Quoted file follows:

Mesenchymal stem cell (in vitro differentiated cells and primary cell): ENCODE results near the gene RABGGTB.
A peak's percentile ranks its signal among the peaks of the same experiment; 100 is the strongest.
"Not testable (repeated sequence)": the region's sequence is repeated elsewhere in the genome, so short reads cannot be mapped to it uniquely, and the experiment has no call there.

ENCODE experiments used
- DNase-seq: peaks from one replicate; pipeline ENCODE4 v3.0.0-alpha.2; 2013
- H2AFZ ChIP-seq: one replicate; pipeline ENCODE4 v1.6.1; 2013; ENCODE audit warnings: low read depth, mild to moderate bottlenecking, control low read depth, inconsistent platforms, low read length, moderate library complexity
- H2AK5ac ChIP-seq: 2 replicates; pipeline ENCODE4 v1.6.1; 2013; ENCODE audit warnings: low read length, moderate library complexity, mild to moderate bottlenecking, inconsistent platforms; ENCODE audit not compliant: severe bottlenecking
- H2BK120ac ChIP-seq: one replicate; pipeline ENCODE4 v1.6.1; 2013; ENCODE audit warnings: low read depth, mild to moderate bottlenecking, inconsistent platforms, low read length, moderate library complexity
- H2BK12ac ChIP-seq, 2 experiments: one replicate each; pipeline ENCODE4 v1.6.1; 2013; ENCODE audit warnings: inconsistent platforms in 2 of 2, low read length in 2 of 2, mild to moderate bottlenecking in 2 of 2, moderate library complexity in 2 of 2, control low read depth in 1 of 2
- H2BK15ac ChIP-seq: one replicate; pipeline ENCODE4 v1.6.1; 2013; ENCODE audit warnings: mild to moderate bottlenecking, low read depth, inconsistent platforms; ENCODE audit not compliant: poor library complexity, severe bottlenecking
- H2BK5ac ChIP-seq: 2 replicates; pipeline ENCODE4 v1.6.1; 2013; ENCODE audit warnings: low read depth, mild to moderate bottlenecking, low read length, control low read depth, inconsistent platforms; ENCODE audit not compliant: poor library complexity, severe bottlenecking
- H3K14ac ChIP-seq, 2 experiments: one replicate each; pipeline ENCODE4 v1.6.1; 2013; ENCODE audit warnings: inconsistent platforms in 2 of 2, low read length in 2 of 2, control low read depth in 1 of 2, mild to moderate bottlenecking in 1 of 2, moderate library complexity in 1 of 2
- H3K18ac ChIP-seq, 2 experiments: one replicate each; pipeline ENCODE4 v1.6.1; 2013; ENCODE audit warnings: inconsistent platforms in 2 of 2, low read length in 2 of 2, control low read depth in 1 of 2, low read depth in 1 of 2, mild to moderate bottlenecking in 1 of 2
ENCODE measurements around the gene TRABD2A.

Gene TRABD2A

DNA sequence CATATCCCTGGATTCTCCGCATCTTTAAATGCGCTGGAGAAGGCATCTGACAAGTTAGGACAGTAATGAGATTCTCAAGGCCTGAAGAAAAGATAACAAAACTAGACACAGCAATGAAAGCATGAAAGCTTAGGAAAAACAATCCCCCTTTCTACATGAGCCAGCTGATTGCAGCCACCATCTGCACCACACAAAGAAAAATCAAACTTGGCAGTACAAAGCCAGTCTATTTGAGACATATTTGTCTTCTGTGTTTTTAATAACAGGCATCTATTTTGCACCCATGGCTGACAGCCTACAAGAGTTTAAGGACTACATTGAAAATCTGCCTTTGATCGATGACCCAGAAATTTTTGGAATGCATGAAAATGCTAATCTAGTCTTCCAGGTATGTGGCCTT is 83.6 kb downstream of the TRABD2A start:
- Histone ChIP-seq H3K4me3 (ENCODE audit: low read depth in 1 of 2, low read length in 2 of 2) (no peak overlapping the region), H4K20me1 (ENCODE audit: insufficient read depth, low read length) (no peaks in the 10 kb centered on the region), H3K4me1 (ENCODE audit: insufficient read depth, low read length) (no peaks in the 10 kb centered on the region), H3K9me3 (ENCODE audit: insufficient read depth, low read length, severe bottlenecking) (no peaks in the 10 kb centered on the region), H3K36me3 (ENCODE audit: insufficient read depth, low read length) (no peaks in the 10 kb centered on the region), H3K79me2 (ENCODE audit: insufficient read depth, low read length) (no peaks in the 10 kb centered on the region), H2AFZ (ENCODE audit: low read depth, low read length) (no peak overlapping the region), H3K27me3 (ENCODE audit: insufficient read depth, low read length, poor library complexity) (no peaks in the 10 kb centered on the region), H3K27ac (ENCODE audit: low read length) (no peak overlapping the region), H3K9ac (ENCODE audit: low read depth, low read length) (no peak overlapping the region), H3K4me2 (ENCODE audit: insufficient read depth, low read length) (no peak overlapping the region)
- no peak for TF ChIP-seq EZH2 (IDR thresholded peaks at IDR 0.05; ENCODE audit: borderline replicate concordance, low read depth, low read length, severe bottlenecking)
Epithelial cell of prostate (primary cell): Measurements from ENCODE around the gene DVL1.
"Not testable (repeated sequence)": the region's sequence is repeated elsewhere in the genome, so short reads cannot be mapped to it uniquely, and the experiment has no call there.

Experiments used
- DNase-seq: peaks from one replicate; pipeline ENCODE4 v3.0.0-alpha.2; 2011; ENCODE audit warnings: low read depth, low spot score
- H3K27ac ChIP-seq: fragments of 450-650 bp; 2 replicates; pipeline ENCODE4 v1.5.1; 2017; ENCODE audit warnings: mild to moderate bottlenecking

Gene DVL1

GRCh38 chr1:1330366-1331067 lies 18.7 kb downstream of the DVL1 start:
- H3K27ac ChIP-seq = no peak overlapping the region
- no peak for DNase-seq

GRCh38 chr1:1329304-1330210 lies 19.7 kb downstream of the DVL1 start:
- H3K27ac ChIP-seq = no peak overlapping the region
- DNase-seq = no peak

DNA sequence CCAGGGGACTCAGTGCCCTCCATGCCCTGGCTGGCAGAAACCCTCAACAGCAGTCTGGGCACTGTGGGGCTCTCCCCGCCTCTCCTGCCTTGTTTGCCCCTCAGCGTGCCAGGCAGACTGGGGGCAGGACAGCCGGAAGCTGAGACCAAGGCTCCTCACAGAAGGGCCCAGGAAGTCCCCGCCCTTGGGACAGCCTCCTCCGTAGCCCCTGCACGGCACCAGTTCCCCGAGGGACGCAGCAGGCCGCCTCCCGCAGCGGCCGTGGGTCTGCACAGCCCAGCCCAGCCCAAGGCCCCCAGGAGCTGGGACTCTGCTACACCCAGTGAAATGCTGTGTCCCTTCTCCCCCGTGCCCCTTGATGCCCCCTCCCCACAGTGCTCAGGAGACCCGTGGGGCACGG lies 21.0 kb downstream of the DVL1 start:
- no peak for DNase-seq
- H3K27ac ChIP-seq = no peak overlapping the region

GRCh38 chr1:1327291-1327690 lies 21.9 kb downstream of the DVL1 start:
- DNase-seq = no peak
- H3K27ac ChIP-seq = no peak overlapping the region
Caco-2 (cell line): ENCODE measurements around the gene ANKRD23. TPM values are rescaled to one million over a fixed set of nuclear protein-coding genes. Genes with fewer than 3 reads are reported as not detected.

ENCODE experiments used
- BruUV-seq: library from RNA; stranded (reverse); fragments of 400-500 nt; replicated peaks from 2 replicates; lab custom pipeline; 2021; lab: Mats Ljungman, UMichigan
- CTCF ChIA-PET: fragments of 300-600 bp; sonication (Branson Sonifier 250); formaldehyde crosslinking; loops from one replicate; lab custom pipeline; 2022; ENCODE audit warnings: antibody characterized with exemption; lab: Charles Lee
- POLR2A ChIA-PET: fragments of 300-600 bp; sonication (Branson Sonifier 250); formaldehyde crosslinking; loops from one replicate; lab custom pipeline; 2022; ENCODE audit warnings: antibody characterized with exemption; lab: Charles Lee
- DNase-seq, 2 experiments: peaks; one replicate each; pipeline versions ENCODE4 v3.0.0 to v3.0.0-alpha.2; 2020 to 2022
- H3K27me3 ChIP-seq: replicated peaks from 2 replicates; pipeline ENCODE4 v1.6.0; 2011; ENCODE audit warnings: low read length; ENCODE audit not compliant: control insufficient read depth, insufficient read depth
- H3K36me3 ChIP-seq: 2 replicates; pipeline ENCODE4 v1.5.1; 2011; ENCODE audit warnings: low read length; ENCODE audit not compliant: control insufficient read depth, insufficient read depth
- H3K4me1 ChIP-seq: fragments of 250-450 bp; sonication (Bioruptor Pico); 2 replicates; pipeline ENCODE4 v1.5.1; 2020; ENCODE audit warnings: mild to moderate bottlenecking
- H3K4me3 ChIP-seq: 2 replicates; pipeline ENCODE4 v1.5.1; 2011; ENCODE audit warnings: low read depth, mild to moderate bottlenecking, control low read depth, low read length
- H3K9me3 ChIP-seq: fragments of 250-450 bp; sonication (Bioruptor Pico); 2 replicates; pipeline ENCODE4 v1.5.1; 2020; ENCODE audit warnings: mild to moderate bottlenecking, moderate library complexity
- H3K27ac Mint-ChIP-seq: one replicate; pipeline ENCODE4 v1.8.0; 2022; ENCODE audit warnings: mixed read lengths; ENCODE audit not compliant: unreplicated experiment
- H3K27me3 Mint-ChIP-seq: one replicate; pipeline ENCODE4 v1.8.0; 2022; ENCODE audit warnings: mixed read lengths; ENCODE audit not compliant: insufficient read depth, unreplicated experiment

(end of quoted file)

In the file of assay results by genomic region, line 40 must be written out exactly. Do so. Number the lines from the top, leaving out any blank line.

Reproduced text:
- CTCF ChIA-PET: fragments of 300-600 bp; sonication (Branson Sonifier 250); formaldehyde crosslinking; loops from one replicate; lab custom pipeline; 2022; ENCODE audit warnings: antibody characterized with exemption; lab: Charles Lee